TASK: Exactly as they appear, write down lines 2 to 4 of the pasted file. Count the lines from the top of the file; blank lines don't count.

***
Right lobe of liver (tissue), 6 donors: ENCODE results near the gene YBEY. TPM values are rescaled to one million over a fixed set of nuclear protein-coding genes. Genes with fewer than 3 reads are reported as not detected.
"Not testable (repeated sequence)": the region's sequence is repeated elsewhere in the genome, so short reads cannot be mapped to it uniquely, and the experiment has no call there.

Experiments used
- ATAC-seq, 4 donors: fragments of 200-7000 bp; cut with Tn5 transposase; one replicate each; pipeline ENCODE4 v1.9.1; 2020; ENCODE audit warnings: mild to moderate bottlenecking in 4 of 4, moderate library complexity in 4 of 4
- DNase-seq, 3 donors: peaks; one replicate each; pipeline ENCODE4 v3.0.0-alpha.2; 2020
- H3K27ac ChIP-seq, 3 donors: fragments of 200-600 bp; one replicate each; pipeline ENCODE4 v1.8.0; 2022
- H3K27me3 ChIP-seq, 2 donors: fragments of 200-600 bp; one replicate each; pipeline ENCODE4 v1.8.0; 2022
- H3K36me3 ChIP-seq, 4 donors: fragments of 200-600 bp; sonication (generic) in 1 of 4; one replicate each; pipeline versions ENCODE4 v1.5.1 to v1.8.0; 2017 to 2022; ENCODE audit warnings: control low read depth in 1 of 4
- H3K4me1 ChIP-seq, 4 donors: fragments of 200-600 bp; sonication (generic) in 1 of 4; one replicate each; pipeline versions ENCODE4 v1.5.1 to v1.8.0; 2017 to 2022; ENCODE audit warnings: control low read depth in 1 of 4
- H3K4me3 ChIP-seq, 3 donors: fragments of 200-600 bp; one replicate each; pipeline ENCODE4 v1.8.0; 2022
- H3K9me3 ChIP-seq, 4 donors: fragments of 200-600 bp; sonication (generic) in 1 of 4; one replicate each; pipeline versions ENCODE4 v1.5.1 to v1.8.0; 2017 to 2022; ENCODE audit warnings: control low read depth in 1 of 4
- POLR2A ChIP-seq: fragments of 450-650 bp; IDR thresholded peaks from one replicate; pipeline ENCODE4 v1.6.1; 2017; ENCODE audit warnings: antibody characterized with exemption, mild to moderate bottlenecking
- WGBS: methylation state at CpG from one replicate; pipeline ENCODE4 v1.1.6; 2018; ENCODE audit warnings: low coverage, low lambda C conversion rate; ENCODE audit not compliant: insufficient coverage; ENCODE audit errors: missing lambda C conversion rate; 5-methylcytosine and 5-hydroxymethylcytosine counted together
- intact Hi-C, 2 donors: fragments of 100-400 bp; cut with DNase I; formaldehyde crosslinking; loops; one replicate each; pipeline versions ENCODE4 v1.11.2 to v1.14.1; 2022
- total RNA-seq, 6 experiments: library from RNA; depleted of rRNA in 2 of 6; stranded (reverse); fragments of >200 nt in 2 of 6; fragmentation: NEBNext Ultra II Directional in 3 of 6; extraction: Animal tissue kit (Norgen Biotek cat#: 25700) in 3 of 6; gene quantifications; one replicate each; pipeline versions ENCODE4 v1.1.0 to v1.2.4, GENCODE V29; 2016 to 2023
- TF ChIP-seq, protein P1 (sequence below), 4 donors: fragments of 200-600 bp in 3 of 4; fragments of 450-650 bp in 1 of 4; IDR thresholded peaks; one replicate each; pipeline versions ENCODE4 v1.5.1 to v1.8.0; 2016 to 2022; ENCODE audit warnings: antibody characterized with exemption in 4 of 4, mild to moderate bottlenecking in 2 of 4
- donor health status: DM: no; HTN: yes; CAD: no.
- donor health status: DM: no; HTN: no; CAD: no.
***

"Not testable (repeated sequence)": the region's sequence is repeated elsewhere in the genome, so short reads cannot be mapped to it uniquely, and the experiment has no call there.

Experiments used
- ATAC-seq, 4 donors: fragments of 200-7000 bp; cut with Tn5 transposase; one replicate each; pipeline ENCODE4 v1.9.1; 2020; ENCODE audit warnings: mild to moderate bottlenecking in 4 of 4, moderate library complexity in 4 of 4